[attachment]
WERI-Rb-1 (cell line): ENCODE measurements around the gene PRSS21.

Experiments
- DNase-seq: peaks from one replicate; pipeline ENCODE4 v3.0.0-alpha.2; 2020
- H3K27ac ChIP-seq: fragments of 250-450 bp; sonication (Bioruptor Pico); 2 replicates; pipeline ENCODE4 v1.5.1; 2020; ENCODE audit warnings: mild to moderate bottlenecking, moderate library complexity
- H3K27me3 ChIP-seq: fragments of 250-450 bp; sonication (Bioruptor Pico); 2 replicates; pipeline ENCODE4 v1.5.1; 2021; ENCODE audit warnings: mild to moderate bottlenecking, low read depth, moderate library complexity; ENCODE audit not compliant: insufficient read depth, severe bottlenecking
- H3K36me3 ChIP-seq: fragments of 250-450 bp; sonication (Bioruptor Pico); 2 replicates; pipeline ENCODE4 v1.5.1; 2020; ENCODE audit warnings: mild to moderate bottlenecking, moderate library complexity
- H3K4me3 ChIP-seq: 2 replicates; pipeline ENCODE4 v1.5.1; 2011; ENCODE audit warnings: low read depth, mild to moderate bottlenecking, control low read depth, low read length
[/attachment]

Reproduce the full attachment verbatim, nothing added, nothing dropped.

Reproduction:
WERI-Rb-1 (cell line): ENCODE measurements around the gene PRSS21.

Experiments
- DNase-seq: peaks from one replicate; pipeline ENCODE4 v3.0.0-alpha.2; 2020
- H3K27ac ChIP-seq: fragments of 250-450 bp; sonication (Bioruptor Pico); 2 replicates; pipeline ENCODE4 v1.5.1; 2020; ENCODE audit warnings: mild to moderate bottlenecking, moderate library complexity
- H3K27me3 ChIP-seq: fragments of 250-450 bp; sonication (Bioruptor Pico); 2 replicates; pipeline ENCODE4 v1.5.1; 2021; ENCODE audit warnings: mild to moderate bottlenecking, low read depth, moderate library complexity; ENCODE audit not compliant: insufficient read depth, severe bottlenecking
- H3K36me3 ChIP-seq: fragments of 250-450 bp; sonication (Bioruptor Pico); 2 replicates; pipeline ENCODE4 v1.5.1; 2020; ENCODE audit warnings: mild to moderate bottlenecking, moderate library complexity
- H3K4me3 ChIP-seq: 2 replicates; pipeline ENCODE4 v1.5.1; 2011; ENCODE audit warnings: low read depth, mild to moderate bottlenecking, control low read depth, low read length